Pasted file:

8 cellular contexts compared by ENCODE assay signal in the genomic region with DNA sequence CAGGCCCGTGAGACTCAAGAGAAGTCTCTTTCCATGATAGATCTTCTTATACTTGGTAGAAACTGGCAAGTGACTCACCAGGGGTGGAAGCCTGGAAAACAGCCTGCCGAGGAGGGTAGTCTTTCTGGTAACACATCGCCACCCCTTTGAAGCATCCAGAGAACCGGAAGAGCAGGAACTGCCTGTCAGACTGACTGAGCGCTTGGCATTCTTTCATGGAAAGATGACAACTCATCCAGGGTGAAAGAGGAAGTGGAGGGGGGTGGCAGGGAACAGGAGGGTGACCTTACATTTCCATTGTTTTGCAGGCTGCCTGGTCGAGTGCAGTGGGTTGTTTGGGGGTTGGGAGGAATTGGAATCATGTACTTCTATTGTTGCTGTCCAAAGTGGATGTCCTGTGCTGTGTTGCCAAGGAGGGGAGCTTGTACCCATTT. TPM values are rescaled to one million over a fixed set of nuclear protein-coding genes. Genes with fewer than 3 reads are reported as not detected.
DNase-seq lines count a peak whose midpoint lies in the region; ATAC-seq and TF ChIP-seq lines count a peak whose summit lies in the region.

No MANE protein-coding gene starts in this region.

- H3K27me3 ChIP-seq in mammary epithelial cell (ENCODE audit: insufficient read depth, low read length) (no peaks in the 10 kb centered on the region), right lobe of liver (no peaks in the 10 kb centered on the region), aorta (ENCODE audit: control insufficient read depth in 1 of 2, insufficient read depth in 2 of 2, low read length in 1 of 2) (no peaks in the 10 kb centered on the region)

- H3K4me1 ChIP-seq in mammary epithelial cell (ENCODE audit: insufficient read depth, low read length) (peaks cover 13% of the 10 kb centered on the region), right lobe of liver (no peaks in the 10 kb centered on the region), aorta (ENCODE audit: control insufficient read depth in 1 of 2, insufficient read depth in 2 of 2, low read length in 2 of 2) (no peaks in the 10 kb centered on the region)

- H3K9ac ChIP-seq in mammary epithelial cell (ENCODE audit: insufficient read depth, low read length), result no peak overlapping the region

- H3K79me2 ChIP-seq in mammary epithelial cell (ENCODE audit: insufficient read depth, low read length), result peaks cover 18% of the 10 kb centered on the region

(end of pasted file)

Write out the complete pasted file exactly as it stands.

8 cellular contexts compared by ENCODE assay signal in the genomic region with DNA sequence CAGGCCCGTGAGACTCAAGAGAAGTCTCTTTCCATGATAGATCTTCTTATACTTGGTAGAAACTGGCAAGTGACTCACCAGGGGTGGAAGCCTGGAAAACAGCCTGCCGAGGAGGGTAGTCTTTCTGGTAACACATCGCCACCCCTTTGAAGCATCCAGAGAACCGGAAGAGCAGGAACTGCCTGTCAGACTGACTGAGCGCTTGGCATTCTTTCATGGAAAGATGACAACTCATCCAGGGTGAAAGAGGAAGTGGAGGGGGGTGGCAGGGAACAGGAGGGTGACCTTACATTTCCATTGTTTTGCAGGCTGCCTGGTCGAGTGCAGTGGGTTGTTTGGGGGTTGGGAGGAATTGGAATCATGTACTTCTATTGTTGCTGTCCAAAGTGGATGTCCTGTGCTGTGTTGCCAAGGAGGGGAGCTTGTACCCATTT. TPM values are rescaled to one million over a fixed set of nuclear protein-coding genes. Genes with fewer than 3 reads are reported as not detected.
DNase-seq lines count a peak whose midpoint lies in the region; ATAC-seq and TF ChIP-seq lines count a peak whose summit lies in the region.

No MANE protein-coding gene starts in this region.

- H3K27me3 ChIP-seq in mammary epithelial cell (ENCODE audit: insufficient read depth, low read length) (no peaks in the 10 kb centered on the region), right lobe of liver (no peaks in the 10 kb centered on the region), aorta (ENCODE audit: control insufficient read depth in 1 of 2, insufficient read depth in 2 of 2, low read length in 1 of 2) (no peaks in the 10 kb centered on the region)

- H3K4me1 ChIP-seq in mammary epithelial cell (ENCODE audit: insufficient read depth, low read length) (peaks cover 13% of the 10 kb centered on the region), right lobe of liver (no peaks in the 10 kb centered on the region), aorta (ENCODE audit: control insufficient read depth in 1 of 2, insufficient read depth in 2 of 2, low read length in 2 of 2) (no peaks in the 10 kb centered on the region)

- H3K9ac ChIP-seq in mammary epithelial cell (ENCODE audit: insufficient read depth, low read length), result no peak overlapping the region

- H3K79me2 ChIP-seq in mammary epithelial cell (ENCODE audit: insufficient read depth, low read length), result peaks cover 18% of the 10 kb centered on the region